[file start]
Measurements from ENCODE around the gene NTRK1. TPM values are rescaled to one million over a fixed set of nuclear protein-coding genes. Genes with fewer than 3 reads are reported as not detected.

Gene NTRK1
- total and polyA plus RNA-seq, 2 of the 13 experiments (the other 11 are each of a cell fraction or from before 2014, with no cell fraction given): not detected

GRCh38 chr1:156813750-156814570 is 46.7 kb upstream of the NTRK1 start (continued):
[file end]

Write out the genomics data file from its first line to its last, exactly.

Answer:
Measurements from ENCODE around the gene NTRK1. TPM values are rescaled to one million over a fixed set of nuclear protein-coding genes. Genes with fewer than 3 reads are reported as not detected.

Gene NTRK1
- total and polyA plus RNA-seq, 2 of the 13 experiments (the other 11 are each of a cell fraction or from before 2014, with no cell fraction given): not detected

GRCh38 chr1:156813750-156814570 is 46.7 kb upstream of the NTRK1 start (continued):